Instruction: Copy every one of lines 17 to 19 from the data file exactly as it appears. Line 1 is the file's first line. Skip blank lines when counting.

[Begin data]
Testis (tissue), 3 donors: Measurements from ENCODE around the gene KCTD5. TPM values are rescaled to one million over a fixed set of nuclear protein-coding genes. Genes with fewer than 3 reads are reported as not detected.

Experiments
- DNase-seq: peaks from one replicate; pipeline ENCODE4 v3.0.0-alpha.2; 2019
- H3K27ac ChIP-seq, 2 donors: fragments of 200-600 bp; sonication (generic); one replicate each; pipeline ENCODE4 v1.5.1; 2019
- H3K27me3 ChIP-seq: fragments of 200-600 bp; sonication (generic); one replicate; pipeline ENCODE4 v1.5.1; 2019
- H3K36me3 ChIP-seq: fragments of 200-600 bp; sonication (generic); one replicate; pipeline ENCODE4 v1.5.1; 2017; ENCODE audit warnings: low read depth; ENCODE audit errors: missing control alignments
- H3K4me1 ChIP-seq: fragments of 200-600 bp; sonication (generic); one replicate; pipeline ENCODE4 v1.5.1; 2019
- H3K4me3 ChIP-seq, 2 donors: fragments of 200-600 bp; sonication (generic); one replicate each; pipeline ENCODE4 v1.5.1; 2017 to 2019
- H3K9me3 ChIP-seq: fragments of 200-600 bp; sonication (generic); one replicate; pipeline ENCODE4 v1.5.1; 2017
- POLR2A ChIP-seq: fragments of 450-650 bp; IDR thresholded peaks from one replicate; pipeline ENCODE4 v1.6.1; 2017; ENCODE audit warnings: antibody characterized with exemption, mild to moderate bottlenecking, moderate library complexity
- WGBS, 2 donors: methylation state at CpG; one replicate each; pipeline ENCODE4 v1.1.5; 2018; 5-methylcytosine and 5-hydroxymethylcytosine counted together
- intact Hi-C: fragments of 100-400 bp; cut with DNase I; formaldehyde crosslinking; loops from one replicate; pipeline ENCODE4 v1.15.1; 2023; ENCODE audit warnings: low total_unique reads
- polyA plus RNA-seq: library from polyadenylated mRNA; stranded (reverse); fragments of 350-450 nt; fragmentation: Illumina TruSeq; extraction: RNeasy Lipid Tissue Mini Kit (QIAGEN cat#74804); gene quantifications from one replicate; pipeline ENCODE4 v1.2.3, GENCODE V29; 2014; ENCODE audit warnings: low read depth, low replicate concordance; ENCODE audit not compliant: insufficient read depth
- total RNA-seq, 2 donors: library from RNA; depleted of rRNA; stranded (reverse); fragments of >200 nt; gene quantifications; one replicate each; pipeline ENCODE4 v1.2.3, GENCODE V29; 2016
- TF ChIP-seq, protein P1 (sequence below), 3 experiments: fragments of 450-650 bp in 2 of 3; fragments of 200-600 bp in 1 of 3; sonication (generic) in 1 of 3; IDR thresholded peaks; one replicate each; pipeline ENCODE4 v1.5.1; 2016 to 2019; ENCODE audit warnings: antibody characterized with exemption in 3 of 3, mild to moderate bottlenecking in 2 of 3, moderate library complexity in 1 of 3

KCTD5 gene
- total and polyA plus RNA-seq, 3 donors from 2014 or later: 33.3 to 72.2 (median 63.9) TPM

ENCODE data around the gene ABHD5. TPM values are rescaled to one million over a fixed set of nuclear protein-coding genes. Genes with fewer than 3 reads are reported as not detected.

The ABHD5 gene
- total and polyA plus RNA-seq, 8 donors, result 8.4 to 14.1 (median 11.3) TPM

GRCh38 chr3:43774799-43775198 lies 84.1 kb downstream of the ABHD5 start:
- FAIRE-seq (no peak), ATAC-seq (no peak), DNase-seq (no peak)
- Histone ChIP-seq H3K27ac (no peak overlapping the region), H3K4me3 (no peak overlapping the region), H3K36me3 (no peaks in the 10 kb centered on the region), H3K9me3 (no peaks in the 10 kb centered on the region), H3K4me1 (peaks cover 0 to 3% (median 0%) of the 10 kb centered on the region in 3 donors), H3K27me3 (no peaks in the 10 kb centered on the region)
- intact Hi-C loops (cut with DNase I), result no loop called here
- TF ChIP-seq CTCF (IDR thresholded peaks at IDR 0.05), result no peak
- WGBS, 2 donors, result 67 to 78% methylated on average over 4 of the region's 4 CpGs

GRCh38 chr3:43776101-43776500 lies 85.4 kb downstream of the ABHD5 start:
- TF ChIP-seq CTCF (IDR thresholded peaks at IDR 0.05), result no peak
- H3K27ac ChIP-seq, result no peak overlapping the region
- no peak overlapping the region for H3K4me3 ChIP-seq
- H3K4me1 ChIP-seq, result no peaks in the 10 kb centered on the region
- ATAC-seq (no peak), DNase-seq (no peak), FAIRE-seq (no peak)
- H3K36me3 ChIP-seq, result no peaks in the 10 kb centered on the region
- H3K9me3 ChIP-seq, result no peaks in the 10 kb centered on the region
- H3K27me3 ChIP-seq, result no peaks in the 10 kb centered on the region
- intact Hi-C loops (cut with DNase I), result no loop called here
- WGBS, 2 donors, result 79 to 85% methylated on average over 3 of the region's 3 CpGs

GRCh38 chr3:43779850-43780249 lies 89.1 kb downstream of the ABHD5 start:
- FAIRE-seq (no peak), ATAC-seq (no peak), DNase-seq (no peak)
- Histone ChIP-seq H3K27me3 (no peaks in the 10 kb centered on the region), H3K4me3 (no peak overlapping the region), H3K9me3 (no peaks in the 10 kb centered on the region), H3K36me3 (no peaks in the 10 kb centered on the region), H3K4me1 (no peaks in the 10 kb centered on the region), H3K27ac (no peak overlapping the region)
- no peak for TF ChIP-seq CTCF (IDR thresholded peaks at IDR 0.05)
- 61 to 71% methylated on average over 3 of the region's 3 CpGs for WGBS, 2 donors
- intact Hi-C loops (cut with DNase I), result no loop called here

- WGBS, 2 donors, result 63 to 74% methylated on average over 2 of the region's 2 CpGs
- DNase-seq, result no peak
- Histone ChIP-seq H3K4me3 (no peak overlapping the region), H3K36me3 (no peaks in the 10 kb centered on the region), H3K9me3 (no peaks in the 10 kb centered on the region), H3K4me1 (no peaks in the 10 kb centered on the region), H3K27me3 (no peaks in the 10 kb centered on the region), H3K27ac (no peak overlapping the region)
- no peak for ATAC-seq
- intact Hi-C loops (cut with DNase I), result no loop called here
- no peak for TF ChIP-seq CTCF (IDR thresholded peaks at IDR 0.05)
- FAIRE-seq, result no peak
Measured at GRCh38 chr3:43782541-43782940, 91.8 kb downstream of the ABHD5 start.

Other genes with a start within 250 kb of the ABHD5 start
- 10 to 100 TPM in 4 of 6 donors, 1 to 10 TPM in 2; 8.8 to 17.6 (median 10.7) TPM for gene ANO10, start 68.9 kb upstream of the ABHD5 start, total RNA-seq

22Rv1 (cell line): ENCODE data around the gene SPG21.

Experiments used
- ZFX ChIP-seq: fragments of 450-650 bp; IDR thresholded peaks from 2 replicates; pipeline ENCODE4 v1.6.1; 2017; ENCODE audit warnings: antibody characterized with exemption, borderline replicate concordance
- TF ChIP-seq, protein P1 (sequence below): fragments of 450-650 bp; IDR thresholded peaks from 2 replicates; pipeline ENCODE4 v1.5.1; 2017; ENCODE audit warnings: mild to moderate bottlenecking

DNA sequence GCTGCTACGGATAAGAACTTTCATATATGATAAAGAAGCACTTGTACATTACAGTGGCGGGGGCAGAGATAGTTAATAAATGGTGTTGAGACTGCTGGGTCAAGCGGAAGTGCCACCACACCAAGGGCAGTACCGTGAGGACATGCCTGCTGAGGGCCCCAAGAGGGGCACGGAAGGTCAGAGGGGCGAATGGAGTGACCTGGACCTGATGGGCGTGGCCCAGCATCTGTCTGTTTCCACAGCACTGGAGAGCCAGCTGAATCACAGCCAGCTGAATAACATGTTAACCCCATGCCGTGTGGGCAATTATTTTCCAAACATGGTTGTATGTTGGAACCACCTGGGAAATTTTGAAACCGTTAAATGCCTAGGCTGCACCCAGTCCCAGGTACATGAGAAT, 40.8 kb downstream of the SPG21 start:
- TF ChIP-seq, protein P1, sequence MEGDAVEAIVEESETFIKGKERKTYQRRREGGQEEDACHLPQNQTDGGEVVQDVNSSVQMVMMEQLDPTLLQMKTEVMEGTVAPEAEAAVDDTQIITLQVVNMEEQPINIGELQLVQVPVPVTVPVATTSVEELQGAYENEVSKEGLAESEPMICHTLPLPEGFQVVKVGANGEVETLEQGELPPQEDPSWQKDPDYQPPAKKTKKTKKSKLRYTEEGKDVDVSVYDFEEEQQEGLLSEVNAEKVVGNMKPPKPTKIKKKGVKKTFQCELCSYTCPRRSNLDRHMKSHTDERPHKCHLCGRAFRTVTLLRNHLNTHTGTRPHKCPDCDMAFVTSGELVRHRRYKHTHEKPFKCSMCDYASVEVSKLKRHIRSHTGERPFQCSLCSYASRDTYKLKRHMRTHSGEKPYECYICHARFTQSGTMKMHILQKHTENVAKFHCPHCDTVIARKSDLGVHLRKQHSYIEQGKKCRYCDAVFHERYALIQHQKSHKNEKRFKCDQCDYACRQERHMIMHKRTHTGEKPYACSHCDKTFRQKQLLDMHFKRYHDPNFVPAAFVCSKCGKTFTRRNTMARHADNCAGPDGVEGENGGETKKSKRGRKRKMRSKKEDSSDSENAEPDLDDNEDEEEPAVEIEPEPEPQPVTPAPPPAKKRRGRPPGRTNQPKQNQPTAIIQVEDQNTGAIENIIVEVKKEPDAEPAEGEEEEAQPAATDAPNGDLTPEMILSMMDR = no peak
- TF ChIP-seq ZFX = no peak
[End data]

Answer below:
- total and polyA plus RNA-seq, 3 donors from 2014 or later: 33.3 to 72.2 (median 63.9) TPM

ENCODE data around the gene ABHD5. TPM values are rescaled to one million over a fixed set of nuclear protein-coding genes. Genes with fewer than 3 reads are reported as not detected.

The ABHD5 gene